Professor Blasi to Receive Loren Miller Legal Services Award
Gary Blasi, professor of law emeritus, will be honored with the State Bar of California’s Loren Miller Legal Services Award, which is considered a lifetime achievement award, for his significant work in increasing access to the legal system and his long-term commitment to extending legal services to the under-represented. He will be presented with the award at a reception in October 2013 during the State Bar Annual Meeting in San Jose, California.
Read more about Professor Blasi’s work in the September 2013 California Bar Journal.
Meet the UCLA Clinical Teaching Fellows
This fall, three impressive new fellows, Irene Oritseweyinmi Joe, Sanjukta Paul and Brandon Weiss, joined E. Tendayi Achiume as fellows in the UCLA School of Law Clinical Program. The program’s fellows spend one to two academic years at the law school teaching, conducting research and writing in preparation for careers in law teaching and scholarship.
E. Tendayi Achiume, the second recipient of the Binder Clinical Teaching Fellowship, received her J.D. from Yale Law School, where she served as managing editor of submissions for the Yale Journal of International Law and was awarded the Howard M. Holtzmann Fellowship in International Arbitration and Dispute Resolution. After law school, she was a Fox International Fellow at the University of Cape Town and she worked as a law clerk to Deputy Chief Justice Moseneke and Justice Mokgoro on the Constitutional Court of South Africa. After her clerkship, Yale Law School awarded her the Bernstein International Human Rights Fellowship to work on refugee and migrant rights in Johannesburg, South Africa. Her scholarship interrogates how international law and norms, and transnational legal processes, shape domestic equality outcomes.
Irene Oritseweyinmi Joe earned her J.D. from Stanford University School of Law (with Pro Bono Distinction), where she was president of the Black Law Students Association and lead articles editor of the Stanford Journal of Civil Rights and Civil Liberties. Upon graduation, she served as a fellow for the Equal Justice Initiative of Alabama, where she represented indigent defendants in capital post-conviction litigation. Prior to joining UCLA Law, she served as assistant training director with the Louisiana Public Defender Board.
Sanjukta Paul has spent the majority of her 10 years in practice as a litigator in the areas of employment law and civil rights, first at the firm Hadsell & Stormer and then as a solo practitioner. She has served as lead counsel or co-lead counsel on several successful litigation and arbitration matters on behalf of workers, union members and community organizations. She also recently spent substantial time advising and working with a labor organizing campaign on employment law issues. She earned her J.D. degree from Yale Law School and clerked on the Ninth Circuit Court of Appeals.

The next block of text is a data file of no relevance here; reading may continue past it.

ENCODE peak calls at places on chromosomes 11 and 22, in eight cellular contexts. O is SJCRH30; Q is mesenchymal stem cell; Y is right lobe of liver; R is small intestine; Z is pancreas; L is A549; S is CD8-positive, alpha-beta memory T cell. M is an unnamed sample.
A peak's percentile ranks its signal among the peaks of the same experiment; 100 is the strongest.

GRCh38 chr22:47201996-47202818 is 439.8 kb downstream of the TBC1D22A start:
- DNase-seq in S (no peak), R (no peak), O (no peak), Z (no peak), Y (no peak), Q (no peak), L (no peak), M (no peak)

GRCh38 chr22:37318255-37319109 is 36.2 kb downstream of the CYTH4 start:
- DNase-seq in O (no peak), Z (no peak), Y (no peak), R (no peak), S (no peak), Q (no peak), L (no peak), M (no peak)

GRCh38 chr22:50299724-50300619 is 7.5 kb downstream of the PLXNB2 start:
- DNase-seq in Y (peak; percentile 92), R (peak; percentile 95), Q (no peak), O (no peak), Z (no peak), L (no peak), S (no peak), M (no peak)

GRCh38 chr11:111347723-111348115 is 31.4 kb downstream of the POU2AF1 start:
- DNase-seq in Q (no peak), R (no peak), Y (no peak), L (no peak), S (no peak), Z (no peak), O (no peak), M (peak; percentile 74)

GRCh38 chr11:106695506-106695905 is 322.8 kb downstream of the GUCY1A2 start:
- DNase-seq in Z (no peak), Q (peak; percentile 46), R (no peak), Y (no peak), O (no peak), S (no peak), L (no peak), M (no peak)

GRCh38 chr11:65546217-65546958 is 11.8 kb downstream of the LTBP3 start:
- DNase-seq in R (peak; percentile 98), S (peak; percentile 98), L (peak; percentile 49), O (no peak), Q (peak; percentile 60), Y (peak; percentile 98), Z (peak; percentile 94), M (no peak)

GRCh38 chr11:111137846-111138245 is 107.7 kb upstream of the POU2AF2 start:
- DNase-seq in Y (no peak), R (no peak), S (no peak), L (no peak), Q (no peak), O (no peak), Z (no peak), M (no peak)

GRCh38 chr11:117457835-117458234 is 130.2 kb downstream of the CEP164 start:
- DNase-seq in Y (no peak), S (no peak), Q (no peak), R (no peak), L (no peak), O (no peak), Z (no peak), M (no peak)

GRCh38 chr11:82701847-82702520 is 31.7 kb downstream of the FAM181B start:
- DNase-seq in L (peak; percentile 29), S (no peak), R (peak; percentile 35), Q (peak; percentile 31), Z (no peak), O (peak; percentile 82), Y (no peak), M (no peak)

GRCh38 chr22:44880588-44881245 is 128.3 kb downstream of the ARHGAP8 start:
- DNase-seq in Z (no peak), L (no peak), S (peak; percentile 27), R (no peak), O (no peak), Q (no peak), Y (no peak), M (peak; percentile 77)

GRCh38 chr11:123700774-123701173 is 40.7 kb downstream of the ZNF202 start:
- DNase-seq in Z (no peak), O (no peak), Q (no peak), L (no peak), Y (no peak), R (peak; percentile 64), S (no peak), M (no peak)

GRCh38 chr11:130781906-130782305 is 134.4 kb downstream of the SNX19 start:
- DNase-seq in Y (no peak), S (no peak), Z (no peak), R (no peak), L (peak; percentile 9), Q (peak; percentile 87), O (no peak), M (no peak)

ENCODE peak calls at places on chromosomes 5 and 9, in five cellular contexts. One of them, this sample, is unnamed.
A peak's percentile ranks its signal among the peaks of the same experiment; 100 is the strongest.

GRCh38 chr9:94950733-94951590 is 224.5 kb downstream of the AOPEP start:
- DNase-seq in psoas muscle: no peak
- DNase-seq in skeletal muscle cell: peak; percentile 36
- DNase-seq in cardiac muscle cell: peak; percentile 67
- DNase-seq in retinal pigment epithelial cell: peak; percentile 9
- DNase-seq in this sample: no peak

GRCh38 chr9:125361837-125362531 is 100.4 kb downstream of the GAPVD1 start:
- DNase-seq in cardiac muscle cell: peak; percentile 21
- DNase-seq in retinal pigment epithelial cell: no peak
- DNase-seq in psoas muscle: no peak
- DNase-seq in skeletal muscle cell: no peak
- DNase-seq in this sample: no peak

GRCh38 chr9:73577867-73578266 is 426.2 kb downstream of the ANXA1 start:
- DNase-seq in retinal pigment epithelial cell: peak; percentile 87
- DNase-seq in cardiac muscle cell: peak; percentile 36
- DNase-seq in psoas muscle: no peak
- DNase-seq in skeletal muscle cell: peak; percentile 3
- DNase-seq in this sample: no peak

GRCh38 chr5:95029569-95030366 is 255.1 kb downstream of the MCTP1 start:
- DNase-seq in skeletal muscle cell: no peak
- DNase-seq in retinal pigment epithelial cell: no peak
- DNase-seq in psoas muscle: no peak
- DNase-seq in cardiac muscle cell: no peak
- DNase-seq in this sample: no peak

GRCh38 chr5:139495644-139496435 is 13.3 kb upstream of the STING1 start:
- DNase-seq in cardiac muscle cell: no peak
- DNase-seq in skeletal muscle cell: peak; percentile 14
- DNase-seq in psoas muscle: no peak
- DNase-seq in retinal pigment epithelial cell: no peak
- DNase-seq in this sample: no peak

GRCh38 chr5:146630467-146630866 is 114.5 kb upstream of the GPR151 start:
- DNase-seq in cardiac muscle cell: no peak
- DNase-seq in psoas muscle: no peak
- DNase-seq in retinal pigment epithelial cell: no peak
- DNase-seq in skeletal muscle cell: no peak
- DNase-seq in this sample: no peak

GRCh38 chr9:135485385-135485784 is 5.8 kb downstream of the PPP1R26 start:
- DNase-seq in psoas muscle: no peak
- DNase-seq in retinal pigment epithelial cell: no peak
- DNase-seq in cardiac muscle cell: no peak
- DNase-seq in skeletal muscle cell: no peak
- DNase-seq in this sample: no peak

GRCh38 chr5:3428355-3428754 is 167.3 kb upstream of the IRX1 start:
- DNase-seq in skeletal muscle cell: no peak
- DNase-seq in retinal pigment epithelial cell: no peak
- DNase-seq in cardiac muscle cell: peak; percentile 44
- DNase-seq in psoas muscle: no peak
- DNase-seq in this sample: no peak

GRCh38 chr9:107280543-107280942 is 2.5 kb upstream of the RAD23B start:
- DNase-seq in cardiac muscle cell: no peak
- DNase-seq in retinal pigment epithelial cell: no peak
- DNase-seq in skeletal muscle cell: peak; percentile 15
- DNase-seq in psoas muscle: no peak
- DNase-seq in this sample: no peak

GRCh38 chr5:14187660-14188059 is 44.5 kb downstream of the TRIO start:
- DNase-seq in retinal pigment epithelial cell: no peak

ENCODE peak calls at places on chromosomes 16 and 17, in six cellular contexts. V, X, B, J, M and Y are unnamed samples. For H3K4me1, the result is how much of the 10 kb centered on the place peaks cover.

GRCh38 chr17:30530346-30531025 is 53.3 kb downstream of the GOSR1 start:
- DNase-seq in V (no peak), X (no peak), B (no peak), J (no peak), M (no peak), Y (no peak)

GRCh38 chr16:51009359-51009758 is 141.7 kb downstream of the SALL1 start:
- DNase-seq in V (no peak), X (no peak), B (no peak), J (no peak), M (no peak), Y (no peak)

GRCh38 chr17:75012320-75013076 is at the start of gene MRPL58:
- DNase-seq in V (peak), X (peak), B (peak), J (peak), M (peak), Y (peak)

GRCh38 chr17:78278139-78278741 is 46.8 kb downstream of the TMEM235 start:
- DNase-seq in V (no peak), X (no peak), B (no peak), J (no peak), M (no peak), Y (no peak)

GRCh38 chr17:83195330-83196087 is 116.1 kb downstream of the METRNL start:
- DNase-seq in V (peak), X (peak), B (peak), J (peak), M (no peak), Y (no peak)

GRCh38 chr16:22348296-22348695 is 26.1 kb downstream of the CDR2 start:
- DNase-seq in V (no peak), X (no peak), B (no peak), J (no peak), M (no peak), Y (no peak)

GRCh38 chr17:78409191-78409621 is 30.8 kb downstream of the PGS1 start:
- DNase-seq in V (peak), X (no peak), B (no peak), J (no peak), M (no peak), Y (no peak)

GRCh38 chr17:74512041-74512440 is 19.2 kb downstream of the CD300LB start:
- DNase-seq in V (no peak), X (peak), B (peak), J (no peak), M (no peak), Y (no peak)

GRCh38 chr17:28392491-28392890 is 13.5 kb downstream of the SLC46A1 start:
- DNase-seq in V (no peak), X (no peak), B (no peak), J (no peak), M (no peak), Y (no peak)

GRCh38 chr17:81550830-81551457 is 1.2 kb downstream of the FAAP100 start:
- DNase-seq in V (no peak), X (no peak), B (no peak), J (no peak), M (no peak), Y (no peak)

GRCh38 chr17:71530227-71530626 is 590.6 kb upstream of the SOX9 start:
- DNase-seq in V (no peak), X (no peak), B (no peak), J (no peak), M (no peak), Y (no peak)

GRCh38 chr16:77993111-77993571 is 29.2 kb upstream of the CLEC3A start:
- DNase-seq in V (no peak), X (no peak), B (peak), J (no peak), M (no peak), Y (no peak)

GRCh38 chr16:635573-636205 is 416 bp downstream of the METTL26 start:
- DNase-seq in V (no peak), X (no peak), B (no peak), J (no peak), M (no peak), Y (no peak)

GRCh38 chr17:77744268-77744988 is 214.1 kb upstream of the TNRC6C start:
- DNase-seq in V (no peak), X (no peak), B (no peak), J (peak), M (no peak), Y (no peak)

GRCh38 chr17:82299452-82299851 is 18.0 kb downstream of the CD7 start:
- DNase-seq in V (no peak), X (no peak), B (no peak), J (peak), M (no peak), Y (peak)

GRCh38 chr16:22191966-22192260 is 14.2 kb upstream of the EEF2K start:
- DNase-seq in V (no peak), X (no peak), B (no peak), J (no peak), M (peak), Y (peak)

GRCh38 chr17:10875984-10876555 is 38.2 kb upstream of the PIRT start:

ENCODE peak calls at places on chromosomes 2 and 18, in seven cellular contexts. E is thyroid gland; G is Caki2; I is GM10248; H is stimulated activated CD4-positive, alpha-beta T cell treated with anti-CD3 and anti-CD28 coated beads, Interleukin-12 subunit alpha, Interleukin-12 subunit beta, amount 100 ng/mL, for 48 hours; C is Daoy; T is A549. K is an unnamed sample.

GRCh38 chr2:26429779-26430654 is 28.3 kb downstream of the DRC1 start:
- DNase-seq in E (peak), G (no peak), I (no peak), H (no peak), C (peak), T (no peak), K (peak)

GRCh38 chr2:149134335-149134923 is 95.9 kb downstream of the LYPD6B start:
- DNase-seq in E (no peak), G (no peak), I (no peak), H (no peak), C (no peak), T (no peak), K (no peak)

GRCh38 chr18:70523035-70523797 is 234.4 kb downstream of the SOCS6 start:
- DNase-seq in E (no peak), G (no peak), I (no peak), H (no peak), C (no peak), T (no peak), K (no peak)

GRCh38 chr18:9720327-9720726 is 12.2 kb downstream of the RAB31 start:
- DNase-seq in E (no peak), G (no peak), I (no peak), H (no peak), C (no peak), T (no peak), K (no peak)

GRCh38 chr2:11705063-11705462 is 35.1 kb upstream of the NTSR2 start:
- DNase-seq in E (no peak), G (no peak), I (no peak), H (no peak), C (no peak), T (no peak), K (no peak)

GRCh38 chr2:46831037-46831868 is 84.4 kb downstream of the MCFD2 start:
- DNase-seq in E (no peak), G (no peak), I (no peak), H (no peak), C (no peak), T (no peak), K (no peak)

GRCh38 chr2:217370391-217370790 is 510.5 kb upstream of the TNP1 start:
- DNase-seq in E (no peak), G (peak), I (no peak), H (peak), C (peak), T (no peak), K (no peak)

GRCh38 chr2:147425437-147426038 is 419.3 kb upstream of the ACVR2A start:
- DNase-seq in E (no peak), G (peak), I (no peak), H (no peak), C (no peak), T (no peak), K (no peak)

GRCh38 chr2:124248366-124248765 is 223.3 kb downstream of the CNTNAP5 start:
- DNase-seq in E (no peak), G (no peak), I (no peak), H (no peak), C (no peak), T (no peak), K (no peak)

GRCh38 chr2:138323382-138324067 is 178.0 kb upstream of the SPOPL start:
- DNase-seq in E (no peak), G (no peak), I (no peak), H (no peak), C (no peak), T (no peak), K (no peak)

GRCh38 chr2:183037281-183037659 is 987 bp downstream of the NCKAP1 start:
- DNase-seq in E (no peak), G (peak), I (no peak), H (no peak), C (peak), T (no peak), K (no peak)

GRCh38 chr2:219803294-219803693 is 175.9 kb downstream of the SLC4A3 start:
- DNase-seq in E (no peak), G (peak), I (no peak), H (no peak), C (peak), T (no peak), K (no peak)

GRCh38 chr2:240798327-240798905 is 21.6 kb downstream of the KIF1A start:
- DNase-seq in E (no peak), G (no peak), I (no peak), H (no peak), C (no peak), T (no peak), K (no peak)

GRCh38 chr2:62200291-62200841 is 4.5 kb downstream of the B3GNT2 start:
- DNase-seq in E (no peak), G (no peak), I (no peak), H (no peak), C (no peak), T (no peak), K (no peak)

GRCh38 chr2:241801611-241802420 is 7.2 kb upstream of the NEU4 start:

Brandon Weiss graduated from Harvard Law School with honors, where he was co-editor in chief of the Harvard Human Rights Journal and a student advocate with the Harvard Tenant Advocacy Project. He practiced law at Bocarsly Emden Cowan Esmail & Arndt LLP, and previously designed and implemented a project to preserve the affordability of at-risk subsidized housing in Los Angeles as a Skadden and Equal Justice Works AmeriCorps Legal Fellow. In collaboration with the Lowell Milken Institute for Business Law and Policy, he will engage in teaching and research related to community economic development, housing policy and public interest law.
UCLA Law Honors Clinical “Pioneers”
During a one-day conference in October 2012, UCLA Law paid tribute to the founding faculty members who have made UCLA School of Law’s Clinical Program one of the most influential in the nation. Former students, UCLA colleagues, scholars and practitioners working in the field gathered to honor Professors David Binder, Paul Bergman, Al Moore, Gary Blasi and Sue Gillig. Participants shared personal stories of their experience being taught by, hired by or working alongside these legendary and dedicated faculty members, and spoke about how they have been influenced and impacted by them. The event also included a talk in remembrance of former UCLA Law Professor Paul Boland and a keynote lunchtime talk by former law school dean Susan Westerberg Prager.